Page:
of warming by 2100 above pre-industrial levels Early policy action: smooth transition <2°C Late policy action: disruptive transition <2.5°C No policy action: business as usual <4°C

Physical scenarios

Transition scenarios

Representative Concentrated Pathway (‘RCP’) 2.6 (emissions reduce to limit global warming to 1.6°C by 2100) (Physical risks were analysed over the range from <2°C to <4°C, therefore this specific scenario was not used in our analysis) RCP 8.5 (emissions continue to grow, leading to global warming of 4.3°C by 2100)

Paris ambition scenario

Stated policy scenario (in line with the latest international agreement on climate change)

No policy scenario

Time horizon

Physical scenarios Link to business-planning horizons

Short term 0 to 3 years (to 2027) Medium term 3 to 5 years (to 2029) Long term 5 to 26 years (to 2050)

Aligns with our enterprise risk management framework and long-range business-planning cycle Aligned with timeframes used for internal planning purposes Aligned with planning horizons for long-lived infrastructure assets, in line with global targets for reaching net zero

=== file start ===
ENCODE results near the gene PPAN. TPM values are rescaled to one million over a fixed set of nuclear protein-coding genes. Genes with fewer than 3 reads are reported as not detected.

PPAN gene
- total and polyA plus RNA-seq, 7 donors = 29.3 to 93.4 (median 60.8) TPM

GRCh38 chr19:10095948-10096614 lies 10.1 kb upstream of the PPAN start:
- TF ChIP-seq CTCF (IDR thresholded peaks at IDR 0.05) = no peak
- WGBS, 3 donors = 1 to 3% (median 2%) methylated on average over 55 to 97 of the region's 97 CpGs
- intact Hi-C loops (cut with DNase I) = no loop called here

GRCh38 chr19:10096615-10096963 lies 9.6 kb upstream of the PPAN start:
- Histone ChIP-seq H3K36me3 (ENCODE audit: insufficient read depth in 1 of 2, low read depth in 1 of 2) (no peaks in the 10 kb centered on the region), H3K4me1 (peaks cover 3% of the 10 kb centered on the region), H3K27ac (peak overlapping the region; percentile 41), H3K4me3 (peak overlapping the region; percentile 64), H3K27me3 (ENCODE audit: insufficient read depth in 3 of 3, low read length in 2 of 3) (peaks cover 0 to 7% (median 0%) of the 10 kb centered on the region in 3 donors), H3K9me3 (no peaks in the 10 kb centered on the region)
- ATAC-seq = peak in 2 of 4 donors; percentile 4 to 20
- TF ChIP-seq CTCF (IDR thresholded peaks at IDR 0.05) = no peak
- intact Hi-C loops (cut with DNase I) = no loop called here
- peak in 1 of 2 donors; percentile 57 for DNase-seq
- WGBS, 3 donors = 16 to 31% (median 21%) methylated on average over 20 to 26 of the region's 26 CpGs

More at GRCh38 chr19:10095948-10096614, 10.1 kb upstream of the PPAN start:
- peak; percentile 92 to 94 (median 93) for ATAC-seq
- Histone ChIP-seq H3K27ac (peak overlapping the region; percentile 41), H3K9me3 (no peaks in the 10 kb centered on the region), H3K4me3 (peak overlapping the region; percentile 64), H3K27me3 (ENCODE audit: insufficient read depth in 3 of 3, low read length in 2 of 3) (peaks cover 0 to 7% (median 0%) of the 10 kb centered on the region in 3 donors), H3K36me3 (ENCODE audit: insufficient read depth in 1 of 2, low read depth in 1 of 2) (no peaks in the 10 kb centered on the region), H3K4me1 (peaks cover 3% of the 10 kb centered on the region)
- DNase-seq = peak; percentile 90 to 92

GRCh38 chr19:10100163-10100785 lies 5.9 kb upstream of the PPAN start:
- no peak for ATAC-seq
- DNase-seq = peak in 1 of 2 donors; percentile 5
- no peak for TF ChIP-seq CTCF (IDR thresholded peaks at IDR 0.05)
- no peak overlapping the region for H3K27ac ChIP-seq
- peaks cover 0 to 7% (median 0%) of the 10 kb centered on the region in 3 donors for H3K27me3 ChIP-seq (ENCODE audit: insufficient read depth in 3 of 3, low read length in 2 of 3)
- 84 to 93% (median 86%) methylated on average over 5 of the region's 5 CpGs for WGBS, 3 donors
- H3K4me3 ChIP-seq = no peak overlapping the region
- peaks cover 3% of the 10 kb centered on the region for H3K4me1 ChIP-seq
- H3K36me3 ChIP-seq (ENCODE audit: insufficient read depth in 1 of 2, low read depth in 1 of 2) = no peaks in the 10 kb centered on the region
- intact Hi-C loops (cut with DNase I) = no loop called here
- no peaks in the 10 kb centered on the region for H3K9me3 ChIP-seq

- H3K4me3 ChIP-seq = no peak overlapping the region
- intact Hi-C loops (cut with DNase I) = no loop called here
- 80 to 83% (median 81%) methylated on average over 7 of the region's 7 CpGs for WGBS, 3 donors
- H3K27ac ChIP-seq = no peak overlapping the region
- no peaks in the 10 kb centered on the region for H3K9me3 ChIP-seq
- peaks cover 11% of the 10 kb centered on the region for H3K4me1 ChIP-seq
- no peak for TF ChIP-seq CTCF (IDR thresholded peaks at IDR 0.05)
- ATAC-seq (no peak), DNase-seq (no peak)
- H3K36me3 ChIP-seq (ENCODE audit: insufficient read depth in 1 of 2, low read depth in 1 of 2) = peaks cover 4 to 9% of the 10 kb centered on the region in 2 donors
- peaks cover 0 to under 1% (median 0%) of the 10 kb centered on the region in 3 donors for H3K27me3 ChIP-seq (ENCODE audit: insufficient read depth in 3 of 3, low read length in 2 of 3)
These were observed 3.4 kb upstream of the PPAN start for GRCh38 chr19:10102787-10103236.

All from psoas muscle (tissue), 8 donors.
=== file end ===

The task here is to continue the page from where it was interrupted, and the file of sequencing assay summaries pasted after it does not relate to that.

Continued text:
Our scenario analysis approach High-level qualitative scenario analysis (2024) High-level quantitative analysis, focused on selected infrastructure asset types in at high risk (2022-2023; 2024) High-level qualitative scenario analysis (2024)

Physical risks Risks related to the physical impacts of climate change, both event driven (acute) and longer-term (chronic) shifts in climate patterns, and which may have financial implications for companies Transition risks Growing external

pressures to transition to a lower-carbon economy result in changes to the regulatory or market environment, in ways that could negatively impact company costs, revenue or market share landscape in a net zero world opens new market and investment opportunities

Opportunities A shifting business

High-level qualitative scenario analysis (2024)